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You don't have to call it rock if the term offends you.

3 comments on You don't have to call it rock if the term offends you.


These are pretty much my favorite tracks as well. Kind of uncanny really. Yoo Doo Right is incredible. If you get a chance, check out my new mix of 60s psych. I think you will really like it.

Nice to see we both think way too much about music. From your blog and your art I got that, too. The Battiato track is sort of misplaced, really, but I chose the songs here as ones I always have in my head. If not the lyrics, the hook, and this Battiato hook is deep even if it is from one of his more commercial albums. I love most everything he has done, from the wildest experimental collages to the near silent Sufi-inspired classical operas. His voice just does it for me but he backs it up with a seemingly unlimited choice of musical direction. You seem to have nailed how I feel about everything else. Steve used to borrow my Krautrock records, to see what all the fuss was about. His taste is, as they would have said behind the boiler room at MIHS, way vast. Faust are beyond music to me at times, with nothing that even comes close to what they produced in their first four albums. I, too, didn't listen to Pink Floyd when I should have and avoided them like the plague once The Wall came out, actually, and then when people found out I liked experimental music they always said I would like Pink Floyd. And for years if I ever heard Dark Side of the Moon! Geez, enough already. Well, I love this song and the over-the-top Ron Geesin-esque production. I remember that the Class of 1980 had Shine On You Crazy Diamond as their graduation slogan. Completely over-my-head at the time. I love every song by The Beatles so this seemed the logical choice if only because I love a novelty. Popol Vuh is my all-time favorite band. Werner Herzog changed my life by working with Florian Fricke (Popol Vuh) for the soundtracks of his films. Can, well, we both know Can. Malcolm Mooney's vocals are pure poetry. And the Holy Modal Rounders - why doesn't the whole world just love these guys?!?!? Their first two albums still blow my mind. And then some. And their work with The Fugs?! Genius. Poetry. Punk.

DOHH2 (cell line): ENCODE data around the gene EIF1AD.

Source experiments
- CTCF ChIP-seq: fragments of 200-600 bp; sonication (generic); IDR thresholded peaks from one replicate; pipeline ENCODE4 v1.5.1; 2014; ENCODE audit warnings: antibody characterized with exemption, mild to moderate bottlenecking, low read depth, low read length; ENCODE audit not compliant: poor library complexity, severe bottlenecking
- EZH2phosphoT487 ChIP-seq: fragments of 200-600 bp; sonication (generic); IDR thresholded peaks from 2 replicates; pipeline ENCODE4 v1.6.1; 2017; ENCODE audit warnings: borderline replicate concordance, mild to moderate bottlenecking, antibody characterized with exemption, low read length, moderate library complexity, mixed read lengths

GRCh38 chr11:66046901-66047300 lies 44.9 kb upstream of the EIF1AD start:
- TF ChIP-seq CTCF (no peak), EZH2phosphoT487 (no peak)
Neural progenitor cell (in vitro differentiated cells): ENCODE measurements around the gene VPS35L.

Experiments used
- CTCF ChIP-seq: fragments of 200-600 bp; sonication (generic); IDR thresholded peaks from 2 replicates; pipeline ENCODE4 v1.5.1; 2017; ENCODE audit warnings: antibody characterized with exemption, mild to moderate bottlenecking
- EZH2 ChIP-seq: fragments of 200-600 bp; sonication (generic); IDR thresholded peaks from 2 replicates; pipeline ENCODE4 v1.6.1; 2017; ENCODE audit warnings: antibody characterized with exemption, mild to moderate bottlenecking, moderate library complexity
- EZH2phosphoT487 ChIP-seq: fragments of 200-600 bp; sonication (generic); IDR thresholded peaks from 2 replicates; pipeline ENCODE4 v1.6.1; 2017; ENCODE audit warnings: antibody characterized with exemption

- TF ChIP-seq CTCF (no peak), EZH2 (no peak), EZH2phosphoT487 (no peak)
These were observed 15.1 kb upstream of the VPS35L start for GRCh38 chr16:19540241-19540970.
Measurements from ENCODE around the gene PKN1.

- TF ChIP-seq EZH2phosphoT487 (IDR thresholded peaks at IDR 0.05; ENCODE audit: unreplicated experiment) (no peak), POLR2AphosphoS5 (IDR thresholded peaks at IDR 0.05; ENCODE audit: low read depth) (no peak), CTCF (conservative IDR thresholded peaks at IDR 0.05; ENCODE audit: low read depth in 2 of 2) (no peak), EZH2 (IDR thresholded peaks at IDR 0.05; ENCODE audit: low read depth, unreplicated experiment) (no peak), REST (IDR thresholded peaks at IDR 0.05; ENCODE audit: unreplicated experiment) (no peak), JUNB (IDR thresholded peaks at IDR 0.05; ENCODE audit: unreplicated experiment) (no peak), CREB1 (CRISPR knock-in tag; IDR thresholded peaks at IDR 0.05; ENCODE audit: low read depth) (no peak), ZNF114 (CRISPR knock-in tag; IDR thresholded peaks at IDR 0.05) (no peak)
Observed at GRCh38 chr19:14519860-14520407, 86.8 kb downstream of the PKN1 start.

Never heard of Popol Vuh but was intrigued. It was interesting because it was clearly something I had never heard, and yet it was seductive not scary. Euphoria was something I THOUGHT I had heard and suspected that I had heard cover of this. Or it was brilliant because it tapped into something so familiar that I thought I had heard it before. Lola, was a moment that I thought I was going to roll my eyes at. Nope. Great song that means so much more when you aren't hearing it on a Tavern's jukebox. T. Rex, always good, but a great transition into CAN. Hell yeah. I love this CAN era. That vocalist is so great at these journeys. Super cool for me because I thought I had heard most of CAN's albums. We have over half a dozen, but it seems "Monster Movie" isn't there. I'd click "download" if I wasn't going to look for the vinyl first. (I wonder if there is a limit to how much I can type here?) The slow fade in to Space Oddity made me run over to the computer and wonder if something had stopped. I was anxious to hear more. Feelin' super powered '60's. And then Bowie lifted me. He doesn't sound cheesy even though it is sooo produced. Still the high water mark though, isn't it? The Beatles. Yeah sure, whatever. "Aaaaagh, what was that?" Again my prejudice is based on what I know, which was fed to me by someone else. I have a mini flashback to the CAN track and appreciate their effortlessness. Even this fantastic, brilliant, and produced ditty by the Beatles has a touch of the rehersed theater. Pirate Love. I first thought it was "Power It Up" This song transcends time. I double dared myself to guess when this song was recorded. Boy was I cynical, or stupid to think you would take it out of the 60-70's. I guessed that this was some new band. Muddy Frankenstein or the Datsuns. Change of pace with Battiato, and appreciated. It is like the French have a different word for everything. Not my most favorite song on this mix. Not sure why. It doesn't seem exotic. But cheesy. Like a lame attempt at intimacy. (as an aside, it was cool enough that I didn't hit the advance button). Faust was advertised and I was waiting for the song to come up because I know so little about them. Except Steve Turner used to joke about them in way that revealed he secretly admired them. My first sense is that I always assumed that they would by more Rock or something. More like Blue Cheer. (My bad for thinking that Steve T. was one dimensional). Fantastic ending with another Faust. This next song "Giggy Smile" recorded a year later from the last song I heard, is way more punky, but in cycles. Jazz. Miles "Around the Corner". Is it orchestrated improv? That seems to be the big question posed with this set. No lie, I just scrolled up to see what it is called. "You don't have to call it rock if the term offends you." Poignant. Like the next track by Pink Floyd. Because I never listened to them when I should have been. This is new to me. I'm sure I'll get stoned for this. But Pink Floyd scared me. Not that I was all Herman's Hermits and all, but stoners listened to this. It is fascinating that something that was so tabu to me in Junior High has become sound-track music. (Another bench mark I suppose).

 
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